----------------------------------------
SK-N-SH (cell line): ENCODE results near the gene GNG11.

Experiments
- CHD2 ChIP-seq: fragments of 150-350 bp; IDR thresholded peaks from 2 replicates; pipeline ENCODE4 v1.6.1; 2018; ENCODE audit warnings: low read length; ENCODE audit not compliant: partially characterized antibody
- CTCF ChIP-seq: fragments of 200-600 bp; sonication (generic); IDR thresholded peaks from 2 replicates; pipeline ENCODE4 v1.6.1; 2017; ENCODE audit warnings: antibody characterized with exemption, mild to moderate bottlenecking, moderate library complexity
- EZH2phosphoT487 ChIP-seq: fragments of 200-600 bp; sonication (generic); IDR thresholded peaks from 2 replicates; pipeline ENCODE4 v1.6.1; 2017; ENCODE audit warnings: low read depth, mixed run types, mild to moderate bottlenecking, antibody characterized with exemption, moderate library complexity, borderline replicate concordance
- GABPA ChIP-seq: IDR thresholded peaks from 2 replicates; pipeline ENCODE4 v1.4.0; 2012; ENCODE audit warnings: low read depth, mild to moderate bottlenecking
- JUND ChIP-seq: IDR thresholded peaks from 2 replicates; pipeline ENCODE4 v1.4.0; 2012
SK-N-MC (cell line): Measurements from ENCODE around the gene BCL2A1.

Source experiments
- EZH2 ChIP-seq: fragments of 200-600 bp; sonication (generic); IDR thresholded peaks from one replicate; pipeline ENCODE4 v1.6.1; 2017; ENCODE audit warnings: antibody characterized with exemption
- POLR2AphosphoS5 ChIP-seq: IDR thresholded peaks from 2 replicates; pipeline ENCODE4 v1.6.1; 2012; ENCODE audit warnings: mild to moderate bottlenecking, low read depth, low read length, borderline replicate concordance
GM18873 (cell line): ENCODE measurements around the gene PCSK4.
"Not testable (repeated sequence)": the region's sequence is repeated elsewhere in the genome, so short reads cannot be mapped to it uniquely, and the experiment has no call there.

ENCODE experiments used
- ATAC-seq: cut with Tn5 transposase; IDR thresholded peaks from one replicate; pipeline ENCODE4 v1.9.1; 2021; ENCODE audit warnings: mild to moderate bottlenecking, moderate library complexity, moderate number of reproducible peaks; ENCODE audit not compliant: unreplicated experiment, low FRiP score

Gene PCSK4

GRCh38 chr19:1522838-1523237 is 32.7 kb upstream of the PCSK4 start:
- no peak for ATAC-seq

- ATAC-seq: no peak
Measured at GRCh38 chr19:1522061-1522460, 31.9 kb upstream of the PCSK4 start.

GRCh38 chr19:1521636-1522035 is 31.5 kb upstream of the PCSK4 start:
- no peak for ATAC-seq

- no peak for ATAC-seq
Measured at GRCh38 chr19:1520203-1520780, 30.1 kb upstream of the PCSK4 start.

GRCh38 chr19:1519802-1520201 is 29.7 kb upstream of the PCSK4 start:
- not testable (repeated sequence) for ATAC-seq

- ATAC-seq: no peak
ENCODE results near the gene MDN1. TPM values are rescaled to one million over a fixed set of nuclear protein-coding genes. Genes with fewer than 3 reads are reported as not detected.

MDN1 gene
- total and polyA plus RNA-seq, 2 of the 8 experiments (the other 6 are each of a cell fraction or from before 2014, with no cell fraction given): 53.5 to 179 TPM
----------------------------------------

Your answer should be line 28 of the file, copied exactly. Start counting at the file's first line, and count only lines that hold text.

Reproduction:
ENCODE results near the gene MDN1. TPM values are rescaled to one million over a fixed set of nuclear protein-coding genes. Genes with fewer than 3 reads are reported as not detected.